The EMP Pop Conference just finished up in L.A. this past weekend. For those unfamiliar (and really, my readers should be familiar), over its 10 years, the Pop Conference has become the most interesting and important annual convalcade of scholars, journalists, musicians and related folk. This was the first year it was not held in Seattle (next year, it will rotate to NYU) and as I’ve done in a few previous years, I wanted to provide a short write-up of the proceedings and more importantly, what I learned along the way.

Before I begin, I should point out that after almost a year, EMP has put most (but not all) of its 2010 talks on iTunes. That’s pretty cool though I wish the entire previous 9 years were represented (forthcoming?). If you’re looking for some good talks to peep out, I’d recommend:

  • Charles Hughes on the impact of rural electrification on music in the 1950s. He makes a great case for FDR inadvertently helping to jump start country and rock n’ roll through New Deal policies.
  • Gayle Wald on the early 1970s Black culture/arts/politics show on NY public TV, SOUL. Amazing show and producer.
  • Holly George-Warren on Arthur Alexander, FAME Studios and the racial politics of early ’60s Alabama. I missed this one personally the first time but everyone told me she killed.
  • Andy Zax on Warner Bros/Reprise run of 7″ promos in the early 1970s. For any record nerd, this one is awesome.
  • Loren Glass and Kembrew McLeod’s “Phoning It In: A Digitized Lecture-Performance”. You just have to hear it to understand.

    I’m still listening through myself. Here’s a guide to the overall set of panels. EMP also has some of their 2009 papers available too but only 24 of them (out of probably nearly a 100). What you will find is this mind-blowing paper by UCLA’s Bob Fink, breaking down the connection between Marvin, Motown and masochism.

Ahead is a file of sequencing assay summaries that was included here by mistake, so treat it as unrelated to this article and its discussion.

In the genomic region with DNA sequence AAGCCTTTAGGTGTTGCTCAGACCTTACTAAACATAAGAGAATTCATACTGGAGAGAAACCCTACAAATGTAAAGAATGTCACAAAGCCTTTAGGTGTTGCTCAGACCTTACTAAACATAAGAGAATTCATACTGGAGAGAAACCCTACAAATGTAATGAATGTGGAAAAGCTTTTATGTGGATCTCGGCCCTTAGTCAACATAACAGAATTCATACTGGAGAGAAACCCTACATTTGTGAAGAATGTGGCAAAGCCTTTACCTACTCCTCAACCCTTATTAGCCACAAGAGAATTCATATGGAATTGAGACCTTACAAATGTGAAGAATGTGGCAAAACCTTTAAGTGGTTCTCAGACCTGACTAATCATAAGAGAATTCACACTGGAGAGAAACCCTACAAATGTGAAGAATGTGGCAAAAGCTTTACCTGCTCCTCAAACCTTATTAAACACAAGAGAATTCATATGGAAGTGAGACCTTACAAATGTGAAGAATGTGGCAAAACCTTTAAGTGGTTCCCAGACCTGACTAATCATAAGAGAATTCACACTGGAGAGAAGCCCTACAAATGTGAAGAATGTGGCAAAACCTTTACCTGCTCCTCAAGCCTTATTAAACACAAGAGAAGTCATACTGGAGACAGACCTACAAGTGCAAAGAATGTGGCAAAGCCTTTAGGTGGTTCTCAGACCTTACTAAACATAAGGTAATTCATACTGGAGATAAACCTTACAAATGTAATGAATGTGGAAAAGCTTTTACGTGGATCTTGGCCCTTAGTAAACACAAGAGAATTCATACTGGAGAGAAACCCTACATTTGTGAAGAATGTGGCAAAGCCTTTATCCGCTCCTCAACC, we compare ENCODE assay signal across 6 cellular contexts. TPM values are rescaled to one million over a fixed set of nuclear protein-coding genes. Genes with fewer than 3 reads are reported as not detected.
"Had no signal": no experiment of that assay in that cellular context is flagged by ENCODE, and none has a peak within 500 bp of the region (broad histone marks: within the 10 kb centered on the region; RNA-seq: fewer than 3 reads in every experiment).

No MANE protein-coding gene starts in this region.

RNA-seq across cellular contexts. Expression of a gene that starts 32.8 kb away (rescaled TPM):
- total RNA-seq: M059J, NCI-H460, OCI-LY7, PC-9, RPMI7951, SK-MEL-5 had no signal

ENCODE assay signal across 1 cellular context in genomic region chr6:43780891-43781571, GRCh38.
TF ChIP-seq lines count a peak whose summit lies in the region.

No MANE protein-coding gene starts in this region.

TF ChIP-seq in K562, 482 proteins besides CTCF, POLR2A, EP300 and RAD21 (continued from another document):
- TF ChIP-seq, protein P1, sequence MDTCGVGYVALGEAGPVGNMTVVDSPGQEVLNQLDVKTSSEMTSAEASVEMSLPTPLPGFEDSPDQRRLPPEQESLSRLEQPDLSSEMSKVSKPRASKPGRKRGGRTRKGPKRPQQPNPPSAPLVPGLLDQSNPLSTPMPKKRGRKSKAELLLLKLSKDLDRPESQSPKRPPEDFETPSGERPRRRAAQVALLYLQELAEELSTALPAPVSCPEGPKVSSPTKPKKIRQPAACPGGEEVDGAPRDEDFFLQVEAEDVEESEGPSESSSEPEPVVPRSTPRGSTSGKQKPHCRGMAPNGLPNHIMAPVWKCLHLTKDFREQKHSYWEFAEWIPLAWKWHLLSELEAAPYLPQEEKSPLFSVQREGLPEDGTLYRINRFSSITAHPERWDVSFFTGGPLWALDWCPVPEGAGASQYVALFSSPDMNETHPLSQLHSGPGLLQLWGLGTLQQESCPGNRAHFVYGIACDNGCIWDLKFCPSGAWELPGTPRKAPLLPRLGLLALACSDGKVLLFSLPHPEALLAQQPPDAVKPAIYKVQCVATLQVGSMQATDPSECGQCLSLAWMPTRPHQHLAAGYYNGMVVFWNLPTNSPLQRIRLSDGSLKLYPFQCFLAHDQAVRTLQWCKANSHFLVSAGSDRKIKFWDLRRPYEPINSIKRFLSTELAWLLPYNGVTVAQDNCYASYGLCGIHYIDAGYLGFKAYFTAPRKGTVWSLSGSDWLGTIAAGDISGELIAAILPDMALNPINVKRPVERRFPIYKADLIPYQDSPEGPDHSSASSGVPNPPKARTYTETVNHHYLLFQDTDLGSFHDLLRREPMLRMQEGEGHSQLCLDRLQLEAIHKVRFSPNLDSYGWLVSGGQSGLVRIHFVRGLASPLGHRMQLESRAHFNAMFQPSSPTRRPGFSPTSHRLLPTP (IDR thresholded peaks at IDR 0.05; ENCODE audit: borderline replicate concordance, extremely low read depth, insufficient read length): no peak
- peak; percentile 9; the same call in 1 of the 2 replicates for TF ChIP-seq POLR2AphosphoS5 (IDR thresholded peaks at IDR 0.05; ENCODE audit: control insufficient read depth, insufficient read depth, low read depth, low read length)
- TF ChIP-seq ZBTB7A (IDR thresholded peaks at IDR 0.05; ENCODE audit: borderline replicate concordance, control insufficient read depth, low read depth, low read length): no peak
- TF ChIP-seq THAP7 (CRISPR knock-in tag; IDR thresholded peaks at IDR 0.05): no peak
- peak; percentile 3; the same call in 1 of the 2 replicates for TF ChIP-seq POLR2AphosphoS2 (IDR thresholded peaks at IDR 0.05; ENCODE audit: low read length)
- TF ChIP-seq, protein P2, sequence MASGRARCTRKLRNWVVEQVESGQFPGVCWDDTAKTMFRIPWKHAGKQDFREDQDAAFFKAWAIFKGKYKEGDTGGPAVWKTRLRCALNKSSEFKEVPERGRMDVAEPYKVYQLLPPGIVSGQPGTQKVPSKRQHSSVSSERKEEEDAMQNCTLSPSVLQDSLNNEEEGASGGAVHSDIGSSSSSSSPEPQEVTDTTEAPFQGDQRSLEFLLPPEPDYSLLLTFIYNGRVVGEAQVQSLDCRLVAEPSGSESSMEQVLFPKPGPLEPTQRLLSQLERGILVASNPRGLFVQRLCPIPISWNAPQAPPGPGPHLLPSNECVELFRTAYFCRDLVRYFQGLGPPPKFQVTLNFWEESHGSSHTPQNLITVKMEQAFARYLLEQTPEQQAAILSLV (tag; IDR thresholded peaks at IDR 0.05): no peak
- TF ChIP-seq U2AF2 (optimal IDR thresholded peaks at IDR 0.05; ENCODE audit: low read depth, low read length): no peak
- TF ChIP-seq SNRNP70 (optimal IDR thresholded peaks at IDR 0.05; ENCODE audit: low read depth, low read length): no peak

Ok, so onto this year’s papers.

  • “‘California Lullaby’: Sheet Music and the Musical Marketing of Southern California.” Josh Kun and his research assistants have dug through the history of sheet music in Los Angeles (there will be an upcoming exhibit at the Los Angeles Public Library that promises to be incredible). In particular, Josh looks at the role that sheet music played in selling Los Angeles to tourists and settlers, which I found really profound since I’ve been thinking a lot about the the intersection between L.A., consumerism and what Dave Grazian calls “landscapes of cultural consumption”. L.A. has always lead at this (hello CityWalk!). This history runs deep and as Josh (among others have argued), L.A. wasn’t simply sold to consumers, the city was sold as a commodity itself.

  • “The Ephemeral Forums of South East Los Angeles.” Jorge Leal was focused on live music in South East Los Angeles (Huntington Park, South Gate, holler) and how the lack of formal performance venues has lead musicians to get creative with where they play, including people’s backyards, in liquor stores, anywhere/everywhere…what he calls “ephemeral forums.” Very thoughtful paper on how youthful, creative energy will find an outlet regardless of the official local infrastructure.

  • Glitter.” Daphne Brooks traces the concept of glitter (both figurative and literal) in Black performance over the last 100 years. This really works as an audio/visual paper so a sound recording alone won’t quite capture it but as usual, Daphne goes in deep.